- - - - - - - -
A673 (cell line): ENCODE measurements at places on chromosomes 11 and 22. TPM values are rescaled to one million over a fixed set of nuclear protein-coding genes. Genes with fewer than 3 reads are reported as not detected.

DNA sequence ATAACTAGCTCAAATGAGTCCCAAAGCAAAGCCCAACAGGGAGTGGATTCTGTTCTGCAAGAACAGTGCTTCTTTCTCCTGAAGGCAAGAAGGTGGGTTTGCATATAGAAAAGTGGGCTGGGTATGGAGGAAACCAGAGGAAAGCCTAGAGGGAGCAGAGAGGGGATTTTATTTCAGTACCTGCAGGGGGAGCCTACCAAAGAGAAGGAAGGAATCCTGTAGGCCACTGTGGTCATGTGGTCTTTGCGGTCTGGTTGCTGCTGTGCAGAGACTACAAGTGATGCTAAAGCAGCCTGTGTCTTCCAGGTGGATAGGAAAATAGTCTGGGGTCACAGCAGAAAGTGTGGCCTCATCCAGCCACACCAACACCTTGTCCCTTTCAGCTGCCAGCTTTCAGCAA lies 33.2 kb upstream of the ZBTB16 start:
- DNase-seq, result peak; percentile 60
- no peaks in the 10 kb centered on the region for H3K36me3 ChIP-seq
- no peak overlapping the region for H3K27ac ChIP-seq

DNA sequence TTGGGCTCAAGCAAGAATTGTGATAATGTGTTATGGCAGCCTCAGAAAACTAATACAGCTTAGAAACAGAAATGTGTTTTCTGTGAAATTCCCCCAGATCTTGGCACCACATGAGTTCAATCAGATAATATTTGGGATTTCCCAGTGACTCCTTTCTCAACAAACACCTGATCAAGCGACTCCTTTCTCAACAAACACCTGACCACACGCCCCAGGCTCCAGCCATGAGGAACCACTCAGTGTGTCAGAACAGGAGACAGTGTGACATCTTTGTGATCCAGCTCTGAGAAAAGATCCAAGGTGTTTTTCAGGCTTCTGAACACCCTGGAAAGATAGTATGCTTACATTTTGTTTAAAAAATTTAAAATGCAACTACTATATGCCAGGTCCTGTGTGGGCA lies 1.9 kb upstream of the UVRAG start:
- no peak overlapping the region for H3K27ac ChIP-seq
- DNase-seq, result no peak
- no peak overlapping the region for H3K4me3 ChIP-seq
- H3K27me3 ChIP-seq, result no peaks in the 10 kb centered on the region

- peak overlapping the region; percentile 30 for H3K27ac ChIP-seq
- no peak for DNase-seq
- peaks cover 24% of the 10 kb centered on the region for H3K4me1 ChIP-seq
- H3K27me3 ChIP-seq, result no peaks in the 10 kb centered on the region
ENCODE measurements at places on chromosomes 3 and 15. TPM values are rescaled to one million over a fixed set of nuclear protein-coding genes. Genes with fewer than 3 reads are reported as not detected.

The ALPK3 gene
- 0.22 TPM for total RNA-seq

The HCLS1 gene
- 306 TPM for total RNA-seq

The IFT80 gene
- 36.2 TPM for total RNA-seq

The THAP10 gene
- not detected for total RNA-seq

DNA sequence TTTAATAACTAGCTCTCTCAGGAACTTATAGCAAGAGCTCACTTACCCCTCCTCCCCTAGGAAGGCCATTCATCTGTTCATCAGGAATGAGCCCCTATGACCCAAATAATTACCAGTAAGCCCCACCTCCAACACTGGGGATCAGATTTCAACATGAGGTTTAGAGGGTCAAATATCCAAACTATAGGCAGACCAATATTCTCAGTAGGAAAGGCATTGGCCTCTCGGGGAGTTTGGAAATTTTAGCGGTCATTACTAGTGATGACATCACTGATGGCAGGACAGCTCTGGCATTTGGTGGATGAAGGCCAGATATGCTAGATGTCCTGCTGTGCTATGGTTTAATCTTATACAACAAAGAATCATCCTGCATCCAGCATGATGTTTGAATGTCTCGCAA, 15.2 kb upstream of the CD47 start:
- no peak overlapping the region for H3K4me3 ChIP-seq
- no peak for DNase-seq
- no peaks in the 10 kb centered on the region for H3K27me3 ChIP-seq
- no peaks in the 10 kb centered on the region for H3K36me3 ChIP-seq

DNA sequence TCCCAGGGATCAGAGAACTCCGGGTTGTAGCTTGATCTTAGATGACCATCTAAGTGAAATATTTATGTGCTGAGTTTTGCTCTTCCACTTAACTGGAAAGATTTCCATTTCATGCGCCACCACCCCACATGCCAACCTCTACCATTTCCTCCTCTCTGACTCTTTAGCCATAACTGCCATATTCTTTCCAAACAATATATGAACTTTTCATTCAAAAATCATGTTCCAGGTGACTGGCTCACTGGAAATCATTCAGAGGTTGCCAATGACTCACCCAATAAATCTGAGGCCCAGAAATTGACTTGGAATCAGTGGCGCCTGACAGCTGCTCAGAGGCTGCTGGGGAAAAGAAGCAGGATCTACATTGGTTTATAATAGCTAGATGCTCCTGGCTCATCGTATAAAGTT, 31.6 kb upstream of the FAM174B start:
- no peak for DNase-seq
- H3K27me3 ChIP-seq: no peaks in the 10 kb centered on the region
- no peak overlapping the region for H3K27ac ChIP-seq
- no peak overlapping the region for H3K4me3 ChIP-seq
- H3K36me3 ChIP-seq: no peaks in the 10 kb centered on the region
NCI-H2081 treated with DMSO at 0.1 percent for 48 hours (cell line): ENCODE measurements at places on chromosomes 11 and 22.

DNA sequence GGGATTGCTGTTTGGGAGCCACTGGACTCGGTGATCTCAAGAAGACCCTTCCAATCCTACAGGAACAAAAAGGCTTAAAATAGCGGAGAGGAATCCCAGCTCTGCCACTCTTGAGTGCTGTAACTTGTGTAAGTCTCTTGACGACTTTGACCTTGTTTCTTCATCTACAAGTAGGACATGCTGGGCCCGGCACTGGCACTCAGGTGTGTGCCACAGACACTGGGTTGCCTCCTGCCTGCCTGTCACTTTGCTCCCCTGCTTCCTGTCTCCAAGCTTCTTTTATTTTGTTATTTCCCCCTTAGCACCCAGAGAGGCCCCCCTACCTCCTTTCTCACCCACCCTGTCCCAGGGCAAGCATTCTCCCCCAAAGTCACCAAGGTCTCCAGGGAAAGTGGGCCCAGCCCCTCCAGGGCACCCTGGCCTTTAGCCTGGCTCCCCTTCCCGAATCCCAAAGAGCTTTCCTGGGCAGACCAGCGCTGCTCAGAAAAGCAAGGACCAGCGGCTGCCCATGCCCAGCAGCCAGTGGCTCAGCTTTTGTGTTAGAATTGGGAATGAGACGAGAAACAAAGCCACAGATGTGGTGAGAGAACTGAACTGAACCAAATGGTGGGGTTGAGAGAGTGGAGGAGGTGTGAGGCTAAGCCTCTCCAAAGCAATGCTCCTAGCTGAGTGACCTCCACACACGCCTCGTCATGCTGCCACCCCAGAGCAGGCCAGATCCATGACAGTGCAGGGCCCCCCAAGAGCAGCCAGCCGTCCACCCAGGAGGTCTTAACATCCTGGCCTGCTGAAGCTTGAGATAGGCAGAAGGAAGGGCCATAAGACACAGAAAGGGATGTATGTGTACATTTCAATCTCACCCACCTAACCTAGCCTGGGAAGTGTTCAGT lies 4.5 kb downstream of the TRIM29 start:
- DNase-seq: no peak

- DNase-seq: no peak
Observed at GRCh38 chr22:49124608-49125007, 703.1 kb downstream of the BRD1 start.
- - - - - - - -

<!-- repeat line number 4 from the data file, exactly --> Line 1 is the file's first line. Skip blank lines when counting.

- no peaks in the 10 kb centered on the region for H3K36me3 ChIP-seq